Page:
Germany warns against early troop withdrawal from Afghanistan

German Defence Minister Annegret Kramp-Karrenbauer attends a budget session at the lower house of parliament (Bundestag) in Berlin

BERLIN (Reuters) - A withdrawal of NATO forces from Afghanistan could see the country falling back under the strict Islamic rule of the Taliban, German Defence Minister Annegret Kramp-Karrenbauer said on Saturday.

Kramp-Karrenbauer, who also heads Angela Merkel's Christian Democrats (CDU) and is seen as the chancellor's most likely successor, said a pullout of foreign troops would be particularly tough for Afghan women.

"I am worried that if we were to ditch our responsibility (in Afghanistan) we will face horrifying images of women being stoned and hanged and of girls not able to attend school and married off," Kramp-Karrenbauer told a gathering of CDU women.

U.S. President Donald Trump this month canceled a planned meeting with Taliban leaders at his Camp David retreat, dealing a blow to talks between his administration and the group aimed at ending the almost 18-year conflict.

The United States had said it would withdraw almost 5,000 troops from Afghanistan and close five military bases under a draft agreement with the Taliban.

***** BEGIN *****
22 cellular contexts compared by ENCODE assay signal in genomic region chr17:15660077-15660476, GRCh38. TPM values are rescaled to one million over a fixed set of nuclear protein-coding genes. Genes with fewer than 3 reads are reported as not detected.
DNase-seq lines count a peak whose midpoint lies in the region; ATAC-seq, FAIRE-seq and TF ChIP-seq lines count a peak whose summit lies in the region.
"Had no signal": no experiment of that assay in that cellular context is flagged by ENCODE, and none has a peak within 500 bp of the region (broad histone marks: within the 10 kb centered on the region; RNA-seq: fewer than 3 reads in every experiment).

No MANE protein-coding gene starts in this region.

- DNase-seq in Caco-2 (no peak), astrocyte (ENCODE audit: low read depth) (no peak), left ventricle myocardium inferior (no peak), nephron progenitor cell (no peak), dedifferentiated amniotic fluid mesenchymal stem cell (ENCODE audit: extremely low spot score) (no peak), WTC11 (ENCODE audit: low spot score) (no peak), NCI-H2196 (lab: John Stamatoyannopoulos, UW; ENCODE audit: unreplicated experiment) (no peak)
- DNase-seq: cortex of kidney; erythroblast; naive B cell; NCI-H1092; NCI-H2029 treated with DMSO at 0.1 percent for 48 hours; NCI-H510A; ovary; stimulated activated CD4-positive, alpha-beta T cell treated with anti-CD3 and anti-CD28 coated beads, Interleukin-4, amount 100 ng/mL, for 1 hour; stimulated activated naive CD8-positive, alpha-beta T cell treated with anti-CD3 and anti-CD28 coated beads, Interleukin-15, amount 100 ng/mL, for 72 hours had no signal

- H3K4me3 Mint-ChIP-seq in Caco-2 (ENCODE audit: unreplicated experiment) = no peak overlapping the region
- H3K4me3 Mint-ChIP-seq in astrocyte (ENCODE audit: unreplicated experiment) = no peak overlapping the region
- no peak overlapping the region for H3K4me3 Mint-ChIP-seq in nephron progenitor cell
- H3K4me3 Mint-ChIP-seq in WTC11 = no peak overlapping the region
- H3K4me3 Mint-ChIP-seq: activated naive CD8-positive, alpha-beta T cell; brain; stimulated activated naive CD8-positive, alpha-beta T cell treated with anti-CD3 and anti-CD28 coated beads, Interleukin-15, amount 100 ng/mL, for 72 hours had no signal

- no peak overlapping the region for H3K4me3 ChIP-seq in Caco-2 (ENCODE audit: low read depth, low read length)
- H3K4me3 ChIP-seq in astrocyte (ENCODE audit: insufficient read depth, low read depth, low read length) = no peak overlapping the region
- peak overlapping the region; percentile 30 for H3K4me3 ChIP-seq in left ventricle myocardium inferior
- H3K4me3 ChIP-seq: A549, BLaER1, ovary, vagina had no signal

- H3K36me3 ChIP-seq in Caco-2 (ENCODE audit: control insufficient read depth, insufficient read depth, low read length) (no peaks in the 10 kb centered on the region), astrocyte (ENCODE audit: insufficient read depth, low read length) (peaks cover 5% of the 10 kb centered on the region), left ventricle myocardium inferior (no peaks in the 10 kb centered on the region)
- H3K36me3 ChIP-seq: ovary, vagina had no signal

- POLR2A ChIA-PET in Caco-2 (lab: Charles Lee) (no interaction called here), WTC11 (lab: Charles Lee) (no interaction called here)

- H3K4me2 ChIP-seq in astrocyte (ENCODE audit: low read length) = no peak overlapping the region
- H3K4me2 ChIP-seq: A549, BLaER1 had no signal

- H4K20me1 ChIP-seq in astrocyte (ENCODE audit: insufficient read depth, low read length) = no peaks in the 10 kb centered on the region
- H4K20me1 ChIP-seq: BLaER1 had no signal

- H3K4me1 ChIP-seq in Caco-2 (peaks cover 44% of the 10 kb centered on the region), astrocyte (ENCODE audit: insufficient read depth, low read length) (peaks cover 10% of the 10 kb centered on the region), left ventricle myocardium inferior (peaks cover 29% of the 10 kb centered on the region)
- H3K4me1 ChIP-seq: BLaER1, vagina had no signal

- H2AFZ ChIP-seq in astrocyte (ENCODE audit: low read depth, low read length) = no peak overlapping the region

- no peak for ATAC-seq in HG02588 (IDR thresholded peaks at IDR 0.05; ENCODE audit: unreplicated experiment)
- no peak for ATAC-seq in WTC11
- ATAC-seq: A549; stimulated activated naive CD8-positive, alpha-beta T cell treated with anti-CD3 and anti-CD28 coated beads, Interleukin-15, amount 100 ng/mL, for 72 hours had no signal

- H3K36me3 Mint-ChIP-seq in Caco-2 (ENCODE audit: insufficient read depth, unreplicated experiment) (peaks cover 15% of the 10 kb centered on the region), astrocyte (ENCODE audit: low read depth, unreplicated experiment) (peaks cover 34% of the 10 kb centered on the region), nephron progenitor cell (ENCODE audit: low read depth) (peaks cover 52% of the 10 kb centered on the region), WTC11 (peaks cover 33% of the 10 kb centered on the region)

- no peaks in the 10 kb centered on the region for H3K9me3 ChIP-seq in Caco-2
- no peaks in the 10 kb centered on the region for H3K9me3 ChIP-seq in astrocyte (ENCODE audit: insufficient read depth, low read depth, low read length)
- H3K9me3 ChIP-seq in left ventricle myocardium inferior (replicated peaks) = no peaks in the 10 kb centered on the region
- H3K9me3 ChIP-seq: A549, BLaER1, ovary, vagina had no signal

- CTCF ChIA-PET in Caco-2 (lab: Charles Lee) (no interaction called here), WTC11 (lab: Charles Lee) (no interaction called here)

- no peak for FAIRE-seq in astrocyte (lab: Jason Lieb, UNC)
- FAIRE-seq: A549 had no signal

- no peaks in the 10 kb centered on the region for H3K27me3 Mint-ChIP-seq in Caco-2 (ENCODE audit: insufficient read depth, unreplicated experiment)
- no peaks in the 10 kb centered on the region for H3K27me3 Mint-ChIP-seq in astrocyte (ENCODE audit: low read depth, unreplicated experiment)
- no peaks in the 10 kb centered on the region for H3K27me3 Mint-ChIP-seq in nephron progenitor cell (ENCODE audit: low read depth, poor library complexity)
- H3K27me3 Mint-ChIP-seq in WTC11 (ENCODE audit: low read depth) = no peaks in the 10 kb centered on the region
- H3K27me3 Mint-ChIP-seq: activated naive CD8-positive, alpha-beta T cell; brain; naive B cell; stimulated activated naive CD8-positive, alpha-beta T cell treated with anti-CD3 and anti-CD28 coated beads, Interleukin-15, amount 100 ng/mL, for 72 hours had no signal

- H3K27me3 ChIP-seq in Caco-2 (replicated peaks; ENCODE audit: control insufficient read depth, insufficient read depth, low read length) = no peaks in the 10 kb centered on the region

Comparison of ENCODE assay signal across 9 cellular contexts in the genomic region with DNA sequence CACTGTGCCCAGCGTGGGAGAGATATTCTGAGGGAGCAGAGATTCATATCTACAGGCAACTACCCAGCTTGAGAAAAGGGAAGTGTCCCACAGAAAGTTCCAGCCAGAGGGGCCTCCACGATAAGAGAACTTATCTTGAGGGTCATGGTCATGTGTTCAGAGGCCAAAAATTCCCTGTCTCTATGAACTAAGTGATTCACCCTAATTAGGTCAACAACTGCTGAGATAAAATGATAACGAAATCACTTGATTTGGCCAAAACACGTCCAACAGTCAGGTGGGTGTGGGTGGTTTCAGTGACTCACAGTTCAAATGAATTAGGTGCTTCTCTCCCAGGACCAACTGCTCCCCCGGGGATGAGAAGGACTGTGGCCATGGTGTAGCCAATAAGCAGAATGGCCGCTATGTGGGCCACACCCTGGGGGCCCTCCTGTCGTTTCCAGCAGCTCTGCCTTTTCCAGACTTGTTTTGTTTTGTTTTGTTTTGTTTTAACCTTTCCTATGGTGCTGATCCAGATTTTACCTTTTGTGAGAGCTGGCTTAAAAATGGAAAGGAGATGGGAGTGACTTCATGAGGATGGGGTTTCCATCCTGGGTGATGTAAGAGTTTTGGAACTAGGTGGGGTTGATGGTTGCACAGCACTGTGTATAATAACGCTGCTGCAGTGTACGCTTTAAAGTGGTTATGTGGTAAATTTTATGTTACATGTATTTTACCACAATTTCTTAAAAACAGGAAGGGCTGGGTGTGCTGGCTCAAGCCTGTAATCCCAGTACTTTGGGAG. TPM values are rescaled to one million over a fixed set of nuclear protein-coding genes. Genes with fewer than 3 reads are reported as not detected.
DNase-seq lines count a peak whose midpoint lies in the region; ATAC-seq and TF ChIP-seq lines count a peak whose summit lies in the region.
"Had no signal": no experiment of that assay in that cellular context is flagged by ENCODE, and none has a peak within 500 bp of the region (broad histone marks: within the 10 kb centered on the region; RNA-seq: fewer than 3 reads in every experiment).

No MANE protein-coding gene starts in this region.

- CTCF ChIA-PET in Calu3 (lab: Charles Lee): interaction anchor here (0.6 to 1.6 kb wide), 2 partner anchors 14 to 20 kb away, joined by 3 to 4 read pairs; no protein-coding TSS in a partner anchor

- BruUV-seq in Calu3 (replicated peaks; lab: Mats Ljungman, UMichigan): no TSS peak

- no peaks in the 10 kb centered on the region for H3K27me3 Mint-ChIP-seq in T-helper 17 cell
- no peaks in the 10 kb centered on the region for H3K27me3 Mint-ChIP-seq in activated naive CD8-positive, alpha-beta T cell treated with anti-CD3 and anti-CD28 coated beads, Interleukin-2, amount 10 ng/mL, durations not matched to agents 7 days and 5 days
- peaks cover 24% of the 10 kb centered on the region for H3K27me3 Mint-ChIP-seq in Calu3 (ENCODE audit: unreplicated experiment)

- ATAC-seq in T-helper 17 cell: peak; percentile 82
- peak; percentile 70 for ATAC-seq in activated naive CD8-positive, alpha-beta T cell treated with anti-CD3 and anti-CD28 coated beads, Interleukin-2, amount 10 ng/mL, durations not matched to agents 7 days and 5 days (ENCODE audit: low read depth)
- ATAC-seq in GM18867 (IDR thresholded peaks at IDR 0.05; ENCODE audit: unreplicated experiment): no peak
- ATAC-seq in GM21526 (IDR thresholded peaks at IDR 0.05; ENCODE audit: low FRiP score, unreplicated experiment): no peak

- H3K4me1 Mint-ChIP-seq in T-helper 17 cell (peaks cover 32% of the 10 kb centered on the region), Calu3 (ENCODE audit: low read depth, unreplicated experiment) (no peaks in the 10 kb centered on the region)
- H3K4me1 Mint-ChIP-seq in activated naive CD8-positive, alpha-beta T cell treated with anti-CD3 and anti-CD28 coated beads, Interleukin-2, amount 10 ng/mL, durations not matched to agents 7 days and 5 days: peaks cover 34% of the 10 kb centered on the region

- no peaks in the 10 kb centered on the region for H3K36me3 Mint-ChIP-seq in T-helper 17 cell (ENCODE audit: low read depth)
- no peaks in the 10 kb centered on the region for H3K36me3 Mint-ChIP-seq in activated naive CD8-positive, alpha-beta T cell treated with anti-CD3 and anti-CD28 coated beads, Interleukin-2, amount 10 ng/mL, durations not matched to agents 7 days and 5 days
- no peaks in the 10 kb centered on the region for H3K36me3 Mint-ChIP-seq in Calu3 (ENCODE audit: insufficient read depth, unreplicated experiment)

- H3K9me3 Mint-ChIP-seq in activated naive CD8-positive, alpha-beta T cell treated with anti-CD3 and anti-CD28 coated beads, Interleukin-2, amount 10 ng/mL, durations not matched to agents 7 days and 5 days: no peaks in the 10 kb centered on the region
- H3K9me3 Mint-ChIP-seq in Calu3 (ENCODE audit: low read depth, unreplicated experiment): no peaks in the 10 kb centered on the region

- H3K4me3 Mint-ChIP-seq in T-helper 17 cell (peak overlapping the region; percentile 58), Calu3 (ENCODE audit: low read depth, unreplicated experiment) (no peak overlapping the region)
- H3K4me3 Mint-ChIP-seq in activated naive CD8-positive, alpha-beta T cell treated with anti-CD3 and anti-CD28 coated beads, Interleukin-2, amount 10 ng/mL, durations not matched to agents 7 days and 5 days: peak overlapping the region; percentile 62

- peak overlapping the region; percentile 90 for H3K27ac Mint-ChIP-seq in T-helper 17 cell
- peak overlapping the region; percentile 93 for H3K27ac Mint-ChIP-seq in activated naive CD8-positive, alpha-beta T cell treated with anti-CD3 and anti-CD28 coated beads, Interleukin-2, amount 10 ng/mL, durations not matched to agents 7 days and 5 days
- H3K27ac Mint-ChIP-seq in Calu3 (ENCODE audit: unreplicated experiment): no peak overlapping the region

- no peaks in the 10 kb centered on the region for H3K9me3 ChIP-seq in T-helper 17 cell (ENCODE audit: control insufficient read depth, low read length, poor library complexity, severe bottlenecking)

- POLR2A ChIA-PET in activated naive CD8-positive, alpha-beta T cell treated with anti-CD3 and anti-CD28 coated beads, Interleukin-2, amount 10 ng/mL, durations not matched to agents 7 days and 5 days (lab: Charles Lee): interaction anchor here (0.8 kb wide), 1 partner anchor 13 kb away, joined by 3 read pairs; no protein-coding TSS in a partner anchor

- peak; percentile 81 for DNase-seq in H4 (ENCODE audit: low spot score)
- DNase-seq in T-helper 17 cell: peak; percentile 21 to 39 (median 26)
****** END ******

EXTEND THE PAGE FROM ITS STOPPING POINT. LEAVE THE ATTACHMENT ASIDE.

Trump canceled the peace talks with Taliban leaders after the insurgents said they were behind an attack in Kabul that killed an American soldier and 11 other people.

Germany has some 1,300 soldiers in Afghanistan. Their parliament-approved mandate ends in March 2020.

The United States has some 14,000 troops in the country, where the U.S. military has fought its longest ever war which started with a campaign to toppled the Taliban in 2001 after the Sept. 11 attacks on American soil.

Trump has been putting pressure on Germany to meet a NATO-mandated military spending budget of 2% of economic output.

Merkel said last month she was taking her government's commitment to meet that goal seriously.

Under current budget plans, Germany would spend just more than 1.4% of output on defense.


(Reporting by Joseph Nasr; Editing by Stephen Powell)